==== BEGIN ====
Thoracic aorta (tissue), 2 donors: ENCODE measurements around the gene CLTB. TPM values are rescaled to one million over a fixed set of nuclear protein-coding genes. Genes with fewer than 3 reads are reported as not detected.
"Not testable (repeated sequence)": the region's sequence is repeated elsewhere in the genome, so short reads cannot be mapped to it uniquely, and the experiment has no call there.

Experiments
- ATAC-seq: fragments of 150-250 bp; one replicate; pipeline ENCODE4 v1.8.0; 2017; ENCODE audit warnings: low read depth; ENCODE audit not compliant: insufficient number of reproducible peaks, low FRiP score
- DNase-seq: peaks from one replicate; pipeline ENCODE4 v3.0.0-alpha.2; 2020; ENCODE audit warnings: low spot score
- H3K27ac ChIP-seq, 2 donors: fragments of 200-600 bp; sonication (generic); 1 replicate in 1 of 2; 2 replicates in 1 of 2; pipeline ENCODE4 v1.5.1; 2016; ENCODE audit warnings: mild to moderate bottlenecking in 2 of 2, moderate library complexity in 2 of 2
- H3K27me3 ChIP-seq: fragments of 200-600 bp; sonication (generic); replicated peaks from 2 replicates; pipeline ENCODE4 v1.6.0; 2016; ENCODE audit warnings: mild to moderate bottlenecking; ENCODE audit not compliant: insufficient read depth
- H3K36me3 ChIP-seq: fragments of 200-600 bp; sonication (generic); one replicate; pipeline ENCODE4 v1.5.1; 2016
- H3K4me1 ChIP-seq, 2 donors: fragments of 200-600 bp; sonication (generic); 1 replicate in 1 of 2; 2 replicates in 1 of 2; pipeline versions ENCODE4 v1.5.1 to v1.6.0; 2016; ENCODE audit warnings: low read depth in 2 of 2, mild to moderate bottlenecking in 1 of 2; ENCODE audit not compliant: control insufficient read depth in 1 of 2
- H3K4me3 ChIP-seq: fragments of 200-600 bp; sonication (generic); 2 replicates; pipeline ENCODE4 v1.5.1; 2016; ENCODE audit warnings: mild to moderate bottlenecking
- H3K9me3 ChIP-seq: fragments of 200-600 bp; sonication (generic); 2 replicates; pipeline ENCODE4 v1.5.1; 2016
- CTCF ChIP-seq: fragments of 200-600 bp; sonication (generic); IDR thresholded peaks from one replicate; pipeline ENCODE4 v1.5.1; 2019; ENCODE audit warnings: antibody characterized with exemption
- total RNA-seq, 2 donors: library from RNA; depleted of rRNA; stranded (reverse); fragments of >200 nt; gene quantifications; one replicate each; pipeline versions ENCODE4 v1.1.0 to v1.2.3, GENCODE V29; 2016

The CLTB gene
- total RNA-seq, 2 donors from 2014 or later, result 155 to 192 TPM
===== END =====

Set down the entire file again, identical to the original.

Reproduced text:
Thoracic aorta (tissue), 2 donors: ENCODE measurements around the gene CLTB. TPM values are rescaled to one million over a fixed set of nuclear protein-coding genes. Genes with fewer than 3 reads are reported as not detected.
"Not testable (repeated sequence)": the region's sequence is repeated elsewhere in the genome, so short reads cannot be mapped to it uniquely, and the experiment has no call there.

Experiments
- ATAC-seq: fragments of 150-250 bp; one replicate; pipeline ENCODE4 v1.8.0; 2017; ENCODE audit warnings: low read depth; ENCODE audit not compliant: insufficient number of reproducible peaks, low FRiP score
- DNase-seq: peaks from one replicate; pipeline ENCODE4 v3.0.0-alpha.2; 2020; ENCODE audit warnings: low spot score
- H3K27ac ChIP-seq, 2 donors: fragments of 200-600 bp; sonication (generic); 1 replicate in 1 of 2; 2 replicates in 1 of 2; pipeline ENCODE4 v1.5.1; 2016; ENCODE audit warnings: mild to moderate bottlenecking in 2 of 2, moderate library complexity in 2 of 2
- H3K27me3 ChIP-seq: fragments of 200-600 bp; sonication (generic); replicated peaks from 2 replicates; pipeline ENCODE4 v1.6.0; 2016; ENCODE audit warnings: mild to moderate bottlenecking; ENCODE audit not compliant: insufficient read depth
- H3K36me3 ChIP-seq: fragments of 200-600 bp; sonication (generic); one replicate; pipeline ENCODE4 v1.5.1; 2016
- H3K4me1 ChIP-seq, 2 donors: fragments of 200-600 bp; sonication (generic); 1 replicate in 1 of 2; 2 replicates in 1 of 2; pipeline versions ENCODE4 v1.5.1 to v1.6.0; 2016; ENCODE audit warnings: low read depth in 2 of 2, mild to moderate bottlenecking in 1 of 2; ENCODE audit not compliant: control insufficient read depth in 1 of 2
- H3K4me3 ChIP-seq: fragments of 200-600 bp; sonication (generic); 2 replicates; pipeline ENCODE4 v1.5.1; 2016; ENCODE audit warnings: mild to moderate bottlenecking
- H3K9me3 ChIP-seq: fragments of 200-600 bp; sonication (generic); 2 replicates; pipeline ENCODE4 v1.5.1; 2016
- CTCF ChIP-seq: fragments of 200-600 bp; sonication (generic); IDR thresholded peaks from one replicate; pipeline ENCODE4 v1.5.1; 2019; ENCODE audit warnings: antibody characterized with exemption
- total RNA-seq, 2 donors: library from RNA; depleted of rRNA; stranded (reverse); fragments of >200 nt; gene quantifications; one replicate each; pipeline versions ENCODE4 v1.1.0 to v1.2.3, GENCODE V29; 2016

The CLTB gene
- total RNA-seq, 2 donors from 2014 or later, result 155 to 192 TPM